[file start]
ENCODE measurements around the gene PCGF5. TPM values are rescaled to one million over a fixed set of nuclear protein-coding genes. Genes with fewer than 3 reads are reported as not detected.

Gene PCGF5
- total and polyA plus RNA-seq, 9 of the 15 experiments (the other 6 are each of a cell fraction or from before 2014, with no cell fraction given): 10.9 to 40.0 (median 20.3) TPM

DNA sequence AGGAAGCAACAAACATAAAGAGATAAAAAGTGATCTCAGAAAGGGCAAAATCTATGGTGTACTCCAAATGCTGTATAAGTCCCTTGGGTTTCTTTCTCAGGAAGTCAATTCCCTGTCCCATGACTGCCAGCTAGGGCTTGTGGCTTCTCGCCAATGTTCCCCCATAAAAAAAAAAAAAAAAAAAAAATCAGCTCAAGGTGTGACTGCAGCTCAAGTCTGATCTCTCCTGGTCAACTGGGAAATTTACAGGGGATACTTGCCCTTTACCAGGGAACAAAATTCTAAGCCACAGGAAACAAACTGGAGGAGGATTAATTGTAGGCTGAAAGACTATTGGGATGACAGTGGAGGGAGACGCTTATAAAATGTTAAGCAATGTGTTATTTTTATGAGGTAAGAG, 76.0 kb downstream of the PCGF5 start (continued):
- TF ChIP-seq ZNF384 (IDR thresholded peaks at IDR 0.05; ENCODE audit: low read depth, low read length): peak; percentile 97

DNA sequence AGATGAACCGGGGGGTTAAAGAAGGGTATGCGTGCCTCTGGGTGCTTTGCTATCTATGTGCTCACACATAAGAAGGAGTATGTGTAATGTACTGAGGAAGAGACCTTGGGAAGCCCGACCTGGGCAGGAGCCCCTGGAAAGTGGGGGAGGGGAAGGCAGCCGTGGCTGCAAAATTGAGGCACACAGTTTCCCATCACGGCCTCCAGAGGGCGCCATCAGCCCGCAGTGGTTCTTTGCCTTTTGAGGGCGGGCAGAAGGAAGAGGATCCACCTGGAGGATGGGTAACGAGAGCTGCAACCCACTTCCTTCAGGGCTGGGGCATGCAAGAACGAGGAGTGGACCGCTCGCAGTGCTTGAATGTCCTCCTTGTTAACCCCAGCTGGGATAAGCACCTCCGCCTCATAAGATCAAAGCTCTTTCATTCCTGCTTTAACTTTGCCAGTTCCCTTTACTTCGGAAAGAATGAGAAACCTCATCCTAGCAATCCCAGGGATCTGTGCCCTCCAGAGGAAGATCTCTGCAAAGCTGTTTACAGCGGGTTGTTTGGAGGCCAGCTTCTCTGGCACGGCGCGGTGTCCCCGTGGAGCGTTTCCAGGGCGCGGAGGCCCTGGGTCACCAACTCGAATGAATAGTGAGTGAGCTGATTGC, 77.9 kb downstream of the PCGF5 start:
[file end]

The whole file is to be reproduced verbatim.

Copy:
ENCODE measurements around the gene PCGF5. TPM values are rescaled to one million over a fixed set of nuclear protein-coding genes. Genes with fewer than 3 reads are reported as not detected.

Gene PCGF5
- total and polyA plus RNA-seq, 9 of the 15 experiments (the other 6 are each of a cell fraction or from before 2014, with no cell fraction given): 10.9 to 40.0 (median 20.3) TPM

DNA sequence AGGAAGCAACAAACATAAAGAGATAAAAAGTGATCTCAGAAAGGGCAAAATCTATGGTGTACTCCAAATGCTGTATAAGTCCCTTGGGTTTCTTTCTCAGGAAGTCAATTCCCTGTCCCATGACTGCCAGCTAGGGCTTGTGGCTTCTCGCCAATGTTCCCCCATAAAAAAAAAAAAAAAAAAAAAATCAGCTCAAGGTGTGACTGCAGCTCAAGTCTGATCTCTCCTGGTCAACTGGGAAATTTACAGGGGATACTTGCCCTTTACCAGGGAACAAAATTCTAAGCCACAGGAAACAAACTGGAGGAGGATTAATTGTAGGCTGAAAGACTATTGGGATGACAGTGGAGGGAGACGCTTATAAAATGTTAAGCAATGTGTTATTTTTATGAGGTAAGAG, 76.0 kb downstream of the PCGF5 start (continued):
- TF ChIP-seq ZNF384 (IDR thresholded peaks at IDR 0.05; ENCODE audit: low read depth, low read length): peak; percentile 97

DNA sequence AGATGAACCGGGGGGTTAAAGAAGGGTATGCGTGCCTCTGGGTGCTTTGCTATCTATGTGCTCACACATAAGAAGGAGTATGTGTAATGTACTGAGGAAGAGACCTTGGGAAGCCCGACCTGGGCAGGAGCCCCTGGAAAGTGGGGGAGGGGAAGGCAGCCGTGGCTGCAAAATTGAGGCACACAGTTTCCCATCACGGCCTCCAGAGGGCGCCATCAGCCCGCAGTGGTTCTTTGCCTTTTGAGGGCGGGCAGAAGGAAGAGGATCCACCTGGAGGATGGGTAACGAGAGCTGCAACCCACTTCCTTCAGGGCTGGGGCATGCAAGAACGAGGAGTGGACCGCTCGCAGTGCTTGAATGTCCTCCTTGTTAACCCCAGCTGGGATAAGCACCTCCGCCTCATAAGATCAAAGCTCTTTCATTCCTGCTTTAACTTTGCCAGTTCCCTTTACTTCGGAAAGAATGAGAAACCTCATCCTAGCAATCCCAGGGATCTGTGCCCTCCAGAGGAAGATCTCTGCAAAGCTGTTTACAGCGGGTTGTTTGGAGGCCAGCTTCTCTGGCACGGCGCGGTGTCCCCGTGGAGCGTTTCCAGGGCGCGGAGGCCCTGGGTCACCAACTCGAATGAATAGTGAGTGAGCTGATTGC, 77.9 kb downstream of the PCGF5 start: